A groundbreaking account of how Robert F. Kennedy transformed horror into hope between 1963 and 1966.
On November 22nd, 1963, Bobby Kennedy received a phone call that altered his life forever. The president, his brother, had been shot. JFK would not survive.
In The Revolution of Robert Kennedy, journalist John R. Bohrer focuses in intimate and revealing detail on Bobby Kennedy's life during the three years following JFK's assassination. Torn between mourning the past and plotting his future, Bobby was placed in a sudden competition with his political enemy, Lyndon Johnson, for control of the Democratic Party. No longer the president's closest advisor, Bobby struggled to find his place within the Johnson administration, eventually deciding to leave his Cabinet post to run for the U.S. Senate, and establish an independent identity. Those overlooked years of change, from hardline Attorney General to champion of the common man, helped him develop the themes of his eventual presidential campaign.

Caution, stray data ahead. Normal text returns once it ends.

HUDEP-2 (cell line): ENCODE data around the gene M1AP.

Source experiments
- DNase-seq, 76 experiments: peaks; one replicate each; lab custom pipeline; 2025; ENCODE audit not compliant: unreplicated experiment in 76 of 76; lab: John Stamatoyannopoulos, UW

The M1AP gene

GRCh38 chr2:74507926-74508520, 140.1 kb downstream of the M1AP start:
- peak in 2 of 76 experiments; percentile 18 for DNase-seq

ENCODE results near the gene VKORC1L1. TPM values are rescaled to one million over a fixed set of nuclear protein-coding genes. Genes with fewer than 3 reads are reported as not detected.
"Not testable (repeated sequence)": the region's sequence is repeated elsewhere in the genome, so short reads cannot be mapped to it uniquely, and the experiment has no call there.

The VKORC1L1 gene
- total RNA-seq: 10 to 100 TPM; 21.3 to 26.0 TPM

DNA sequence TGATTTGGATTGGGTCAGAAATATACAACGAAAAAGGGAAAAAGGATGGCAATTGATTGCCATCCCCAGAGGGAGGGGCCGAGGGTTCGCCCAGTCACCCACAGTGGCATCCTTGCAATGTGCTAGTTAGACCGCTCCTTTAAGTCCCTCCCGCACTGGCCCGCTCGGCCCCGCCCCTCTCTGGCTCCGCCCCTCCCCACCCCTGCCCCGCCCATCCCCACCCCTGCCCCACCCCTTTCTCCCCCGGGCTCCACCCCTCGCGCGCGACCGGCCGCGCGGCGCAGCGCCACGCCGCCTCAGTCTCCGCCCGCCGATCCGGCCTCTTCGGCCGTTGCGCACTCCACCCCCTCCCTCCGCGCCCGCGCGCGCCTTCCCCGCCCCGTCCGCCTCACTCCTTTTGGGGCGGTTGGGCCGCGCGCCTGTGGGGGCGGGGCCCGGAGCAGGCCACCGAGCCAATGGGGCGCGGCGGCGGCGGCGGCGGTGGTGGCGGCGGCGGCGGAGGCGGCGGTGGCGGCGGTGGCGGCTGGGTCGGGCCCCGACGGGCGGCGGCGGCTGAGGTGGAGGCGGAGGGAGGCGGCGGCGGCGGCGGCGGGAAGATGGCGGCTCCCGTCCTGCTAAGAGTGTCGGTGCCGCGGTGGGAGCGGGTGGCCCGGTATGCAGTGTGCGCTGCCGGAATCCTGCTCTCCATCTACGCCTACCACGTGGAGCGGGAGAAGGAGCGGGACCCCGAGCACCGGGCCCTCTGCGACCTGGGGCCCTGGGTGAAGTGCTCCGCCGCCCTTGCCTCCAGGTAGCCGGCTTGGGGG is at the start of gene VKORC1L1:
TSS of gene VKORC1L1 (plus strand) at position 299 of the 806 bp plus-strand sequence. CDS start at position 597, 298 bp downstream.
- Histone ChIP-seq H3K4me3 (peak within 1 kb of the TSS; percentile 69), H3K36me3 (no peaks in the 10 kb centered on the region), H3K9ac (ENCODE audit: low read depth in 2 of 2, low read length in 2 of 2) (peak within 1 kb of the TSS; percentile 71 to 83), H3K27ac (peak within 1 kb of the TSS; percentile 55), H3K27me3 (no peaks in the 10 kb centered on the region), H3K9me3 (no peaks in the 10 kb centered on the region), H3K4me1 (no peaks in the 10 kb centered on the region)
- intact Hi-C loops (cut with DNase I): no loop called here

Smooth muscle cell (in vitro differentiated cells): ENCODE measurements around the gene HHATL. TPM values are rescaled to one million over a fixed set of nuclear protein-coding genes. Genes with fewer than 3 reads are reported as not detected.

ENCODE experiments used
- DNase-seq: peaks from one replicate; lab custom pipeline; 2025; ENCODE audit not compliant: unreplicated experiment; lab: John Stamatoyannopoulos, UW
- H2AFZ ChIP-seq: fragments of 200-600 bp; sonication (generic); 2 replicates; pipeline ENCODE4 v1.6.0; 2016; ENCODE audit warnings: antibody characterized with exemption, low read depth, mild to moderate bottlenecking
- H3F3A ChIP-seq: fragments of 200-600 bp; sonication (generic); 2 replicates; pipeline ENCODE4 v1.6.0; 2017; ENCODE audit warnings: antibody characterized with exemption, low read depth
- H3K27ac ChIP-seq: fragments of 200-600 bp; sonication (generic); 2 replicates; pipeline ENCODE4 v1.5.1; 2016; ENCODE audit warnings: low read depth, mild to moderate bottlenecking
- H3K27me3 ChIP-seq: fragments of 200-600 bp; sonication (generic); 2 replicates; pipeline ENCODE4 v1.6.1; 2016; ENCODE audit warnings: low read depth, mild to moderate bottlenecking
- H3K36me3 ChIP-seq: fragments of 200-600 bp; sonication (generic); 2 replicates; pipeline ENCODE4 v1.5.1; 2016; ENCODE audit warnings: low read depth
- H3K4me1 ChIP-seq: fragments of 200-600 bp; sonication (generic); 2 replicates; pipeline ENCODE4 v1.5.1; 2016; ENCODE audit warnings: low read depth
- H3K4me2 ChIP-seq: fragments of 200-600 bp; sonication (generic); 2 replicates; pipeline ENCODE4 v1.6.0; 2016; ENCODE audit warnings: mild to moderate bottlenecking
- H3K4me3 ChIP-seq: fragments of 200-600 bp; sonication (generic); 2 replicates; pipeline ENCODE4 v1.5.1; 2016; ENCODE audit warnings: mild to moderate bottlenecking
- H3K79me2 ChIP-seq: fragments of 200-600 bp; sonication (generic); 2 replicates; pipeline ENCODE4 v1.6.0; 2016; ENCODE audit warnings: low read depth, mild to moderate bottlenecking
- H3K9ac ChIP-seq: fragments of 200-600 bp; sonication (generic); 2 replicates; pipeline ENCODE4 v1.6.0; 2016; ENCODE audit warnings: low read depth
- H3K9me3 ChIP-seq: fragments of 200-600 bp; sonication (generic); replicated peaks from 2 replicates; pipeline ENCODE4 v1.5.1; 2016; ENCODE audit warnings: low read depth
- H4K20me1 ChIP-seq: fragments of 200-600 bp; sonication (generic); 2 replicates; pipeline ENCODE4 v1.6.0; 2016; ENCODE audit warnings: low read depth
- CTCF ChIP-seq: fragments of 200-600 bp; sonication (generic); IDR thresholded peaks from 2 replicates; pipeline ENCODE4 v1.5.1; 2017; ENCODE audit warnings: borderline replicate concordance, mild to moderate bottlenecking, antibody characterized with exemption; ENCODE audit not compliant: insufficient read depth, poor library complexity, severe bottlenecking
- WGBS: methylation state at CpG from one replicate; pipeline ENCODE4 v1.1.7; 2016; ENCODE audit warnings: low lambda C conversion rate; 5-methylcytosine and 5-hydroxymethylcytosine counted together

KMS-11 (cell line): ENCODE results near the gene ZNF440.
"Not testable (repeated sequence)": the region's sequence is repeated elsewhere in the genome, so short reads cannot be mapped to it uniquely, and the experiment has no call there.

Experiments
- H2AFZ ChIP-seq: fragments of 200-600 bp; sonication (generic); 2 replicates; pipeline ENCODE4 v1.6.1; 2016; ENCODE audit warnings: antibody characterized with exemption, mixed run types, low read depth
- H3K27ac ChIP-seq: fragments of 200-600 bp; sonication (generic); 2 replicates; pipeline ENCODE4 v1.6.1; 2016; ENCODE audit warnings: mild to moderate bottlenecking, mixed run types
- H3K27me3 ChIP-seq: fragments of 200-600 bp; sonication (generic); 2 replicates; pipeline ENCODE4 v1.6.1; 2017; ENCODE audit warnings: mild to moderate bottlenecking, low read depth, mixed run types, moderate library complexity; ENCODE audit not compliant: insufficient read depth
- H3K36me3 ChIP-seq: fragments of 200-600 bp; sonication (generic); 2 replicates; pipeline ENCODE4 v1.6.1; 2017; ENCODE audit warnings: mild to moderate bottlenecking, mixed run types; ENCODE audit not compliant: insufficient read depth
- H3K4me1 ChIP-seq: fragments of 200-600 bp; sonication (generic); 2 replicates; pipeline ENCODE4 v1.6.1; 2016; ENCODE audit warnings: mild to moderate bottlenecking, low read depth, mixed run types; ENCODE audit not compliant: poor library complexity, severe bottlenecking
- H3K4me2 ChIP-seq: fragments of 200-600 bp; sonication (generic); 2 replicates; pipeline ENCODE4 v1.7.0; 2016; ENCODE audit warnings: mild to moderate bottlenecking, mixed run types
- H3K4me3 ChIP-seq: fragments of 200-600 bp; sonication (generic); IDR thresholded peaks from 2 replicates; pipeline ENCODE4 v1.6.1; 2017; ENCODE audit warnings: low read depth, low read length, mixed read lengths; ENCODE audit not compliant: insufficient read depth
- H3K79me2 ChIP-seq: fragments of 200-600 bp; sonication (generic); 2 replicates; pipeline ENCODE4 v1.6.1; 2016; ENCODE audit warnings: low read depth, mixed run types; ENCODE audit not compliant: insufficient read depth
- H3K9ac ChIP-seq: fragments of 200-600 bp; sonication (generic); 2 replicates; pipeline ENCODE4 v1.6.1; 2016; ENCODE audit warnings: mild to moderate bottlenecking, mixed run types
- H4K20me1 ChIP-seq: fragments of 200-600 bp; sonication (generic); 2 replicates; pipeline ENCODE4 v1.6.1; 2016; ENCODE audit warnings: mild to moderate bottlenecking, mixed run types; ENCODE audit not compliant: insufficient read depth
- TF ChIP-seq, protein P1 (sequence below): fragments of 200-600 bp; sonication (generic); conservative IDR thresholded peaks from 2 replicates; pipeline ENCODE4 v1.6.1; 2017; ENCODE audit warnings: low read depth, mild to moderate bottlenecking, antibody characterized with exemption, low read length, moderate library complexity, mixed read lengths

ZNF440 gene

The Revolution of Robert Kennedy follows him on the journey from memorializing his brother's legacy to defining his own. John R. Bohrer's rich, insightful portrait of Robert Kennedy is biography at its best--inviting readers into the mind and heart of one of America's great leaders.
Bohrer's book, which covers the period of RFK's life from November 1963 to June 1966, is tightly packed with detail, much of it fascinating and even moving. It will satisfy the Kennedy true believers and interest students of politics. The Washington Post